What’s Not Negotiable (and What is)

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Hardly a day passes without someone asking about the leadership transitions that are in process at Fresno Pacific University. The early stages of a presidential search are in process, with hopes of an announcement in early 2017. And the related plan is for an interim provost/senior vice president to begin service in the summer of 2016, to give the new incoming president adequate time and freedom to select a new senior vice president. One of the common threads that weaves through all these inquiries is the understandable concern for the right balance between continuity and innovation, predictability and progress, stability and change, dependability and uncertainty.

As the board seeks to recruit the best available person to be the next president of FPU, and as that new president then seeks to recruit the best available partner to help lead and manage a large and complex university, what elements or factors, if any, are essentially not negotiable? The list of particular issues is truly endless, but here are some of the items that recur quite consistently.

What if the “best available person” does not like or does not fit the leadership structure and position descriptions that the FPU Board of Trustees adopted when they appointed Rich Kriegbaum as president and supported the major expansion of responsibilities for Steve Varvis as senior vice president? The answer to this important question is actually quite simple. Any candidate for either of these positions who does not enthusiastically support the basic elements of the current structure of executive leadership and management is, by definition, not the best available person for either position.

In order for the next president to succeed in raising the gigantic amounts of current contributions, planned gifts and grants that will be required for Fresno Pacific to survive and thrive, the next president must be a credible and highly effective fundraiser, public representative, speaker and writer who maintains high visibility and positive relationships with a wide range of financial supporters and external organizations. In addition, the president’s responsibilities must be intentionally organized to ensure that the president (and the president’s spouse) can devote the equivalent of one normal full-time work week to these resource-generating relationships. The president must then be capable of joyfully providing spiritual and managerial leadership to the institution with the additional “second week” of work that presidents are traditionally expected to provide.

For all this to succeed, the president must be able to depend on a highly skilled senior executive officer whose primary responsibility is to ensure that the president has a high-quality, highly regarded and enthusiastically Christ-centered university to represent. Its academic quality and Christian character must be widely known and accepted. It is implicitly obvious that both of these two institutional leaders must be sincere and committed followers of Jesus Christ with an appropriately high view of the authority of the Bible, and an understanding of the essential nature and importance of truly Christian higher education that is purposefully rigorous and pragmatically relevant.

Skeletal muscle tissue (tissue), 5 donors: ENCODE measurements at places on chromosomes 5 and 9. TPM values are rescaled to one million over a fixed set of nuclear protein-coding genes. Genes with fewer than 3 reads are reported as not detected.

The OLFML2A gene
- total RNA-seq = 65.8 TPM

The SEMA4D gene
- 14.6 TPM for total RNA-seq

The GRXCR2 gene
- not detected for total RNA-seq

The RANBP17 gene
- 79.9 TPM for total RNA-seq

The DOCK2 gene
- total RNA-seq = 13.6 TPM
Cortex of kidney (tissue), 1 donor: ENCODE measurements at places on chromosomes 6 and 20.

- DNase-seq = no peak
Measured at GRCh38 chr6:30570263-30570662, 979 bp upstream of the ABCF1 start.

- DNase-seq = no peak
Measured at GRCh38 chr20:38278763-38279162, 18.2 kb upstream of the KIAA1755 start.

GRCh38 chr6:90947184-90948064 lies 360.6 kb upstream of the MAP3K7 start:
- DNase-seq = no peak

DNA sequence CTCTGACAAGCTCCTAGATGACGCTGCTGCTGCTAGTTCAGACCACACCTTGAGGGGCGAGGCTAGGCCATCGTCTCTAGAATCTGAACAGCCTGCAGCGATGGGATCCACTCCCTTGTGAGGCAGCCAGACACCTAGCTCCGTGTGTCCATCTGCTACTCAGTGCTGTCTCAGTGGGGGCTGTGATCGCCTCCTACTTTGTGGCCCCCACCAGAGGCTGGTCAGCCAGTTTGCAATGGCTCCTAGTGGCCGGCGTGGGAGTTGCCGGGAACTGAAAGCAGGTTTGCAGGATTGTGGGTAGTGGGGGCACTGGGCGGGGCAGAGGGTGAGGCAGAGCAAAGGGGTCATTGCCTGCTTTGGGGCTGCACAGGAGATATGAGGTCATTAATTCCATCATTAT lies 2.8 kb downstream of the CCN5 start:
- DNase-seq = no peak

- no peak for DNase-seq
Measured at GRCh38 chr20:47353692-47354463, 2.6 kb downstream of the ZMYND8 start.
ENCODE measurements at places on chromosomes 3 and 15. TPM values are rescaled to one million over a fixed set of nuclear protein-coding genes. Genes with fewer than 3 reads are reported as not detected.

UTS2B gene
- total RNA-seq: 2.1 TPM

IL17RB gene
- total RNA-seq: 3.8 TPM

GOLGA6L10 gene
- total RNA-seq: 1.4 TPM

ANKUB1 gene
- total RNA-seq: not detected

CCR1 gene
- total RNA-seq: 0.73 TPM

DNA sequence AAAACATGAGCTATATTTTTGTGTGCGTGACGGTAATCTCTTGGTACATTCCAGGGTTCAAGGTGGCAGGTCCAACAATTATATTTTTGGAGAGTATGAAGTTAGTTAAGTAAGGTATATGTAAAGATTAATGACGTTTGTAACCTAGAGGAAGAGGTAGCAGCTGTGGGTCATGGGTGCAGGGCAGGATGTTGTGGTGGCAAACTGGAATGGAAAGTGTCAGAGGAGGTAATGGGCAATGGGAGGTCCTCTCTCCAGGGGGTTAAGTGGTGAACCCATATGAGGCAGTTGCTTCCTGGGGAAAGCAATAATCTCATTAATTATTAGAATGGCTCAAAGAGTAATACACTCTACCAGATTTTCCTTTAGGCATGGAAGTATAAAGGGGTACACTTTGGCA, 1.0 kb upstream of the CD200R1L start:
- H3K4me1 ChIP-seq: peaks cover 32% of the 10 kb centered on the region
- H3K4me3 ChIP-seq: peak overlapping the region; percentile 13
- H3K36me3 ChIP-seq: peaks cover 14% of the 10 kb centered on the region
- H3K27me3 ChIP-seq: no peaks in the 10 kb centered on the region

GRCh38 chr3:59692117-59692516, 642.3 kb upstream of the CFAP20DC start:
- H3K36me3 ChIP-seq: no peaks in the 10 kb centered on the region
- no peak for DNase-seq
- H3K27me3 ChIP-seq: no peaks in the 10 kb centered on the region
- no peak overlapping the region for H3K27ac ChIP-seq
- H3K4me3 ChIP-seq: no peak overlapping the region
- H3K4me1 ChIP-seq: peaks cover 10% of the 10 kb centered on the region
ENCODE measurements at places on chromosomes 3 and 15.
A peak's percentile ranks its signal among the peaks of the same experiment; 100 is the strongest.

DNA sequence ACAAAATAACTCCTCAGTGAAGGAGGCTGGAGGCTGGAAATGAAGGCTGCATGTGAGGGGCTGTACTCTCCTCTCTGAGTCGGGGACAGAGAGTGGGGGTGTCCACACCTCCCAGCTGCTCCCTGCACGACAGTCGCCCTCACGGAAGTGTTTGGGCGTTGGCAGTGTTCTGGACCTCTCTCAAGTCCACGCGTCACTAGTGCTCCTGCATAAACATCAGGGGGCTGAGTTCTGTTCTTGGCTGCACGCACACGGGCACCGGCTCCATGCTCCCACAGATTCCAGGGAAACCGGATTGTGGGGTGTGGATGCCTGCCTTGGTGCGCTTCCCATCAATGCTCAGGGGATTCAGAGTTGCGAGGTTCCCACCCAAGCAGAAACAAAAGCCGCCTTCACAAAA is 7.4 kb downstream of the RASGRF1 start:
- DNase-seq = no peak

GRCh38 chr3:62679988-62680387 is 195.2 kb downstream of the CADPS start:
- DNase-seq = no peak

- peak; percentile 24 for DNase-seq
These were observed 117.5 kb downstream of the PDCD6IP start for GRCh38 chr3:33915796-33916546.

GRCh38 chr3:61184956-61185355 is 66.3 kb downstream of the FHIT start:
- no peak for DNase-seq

The long-term needs of the institution, the profile of the president who would serve those needs and the organizational structure and support to make the president successful are not negotiable. They are givens, firm assumptions, principles of the process that the board has established, and which are now rapidly becoming everyday practice for Fresno Pacific. Many details about how these desired conditions will be achieved are highly flexible and completely negotiable. Also negotiable are the professional background and base of experience that God may have used to prepare a person to assume this role. The next president may be man or woman, business leader or church leader, an unknown or a celebrity. Substance and success will matter, but style is negotiable.

One thing is sure, the process that brings these important leadership changes to closure will require great prayer. Never hesitate to ask questions or make suggestions, but be certain to pray before, during and after this long and careful process identifies the person that we all believe God has prepared and anointed for this role. The ministry and mission of Fresno Pacific University, and especially the process of choosing its leaders, can only be achieved with your consistent and fervent prayer. Prayer is a requirement for success in the work of the kingdom of Jesus Christ. Prayer is not a negotiable factor.

  • Walter Saul

    As usual, eloquently and powerfully communicated. As you shared in College Hour this morning, these firm positions can and do make us uncomfortable in this world, but that is the healthy sort of discomfort that makes us fit for Jesus Christ’s work in this world – and the next.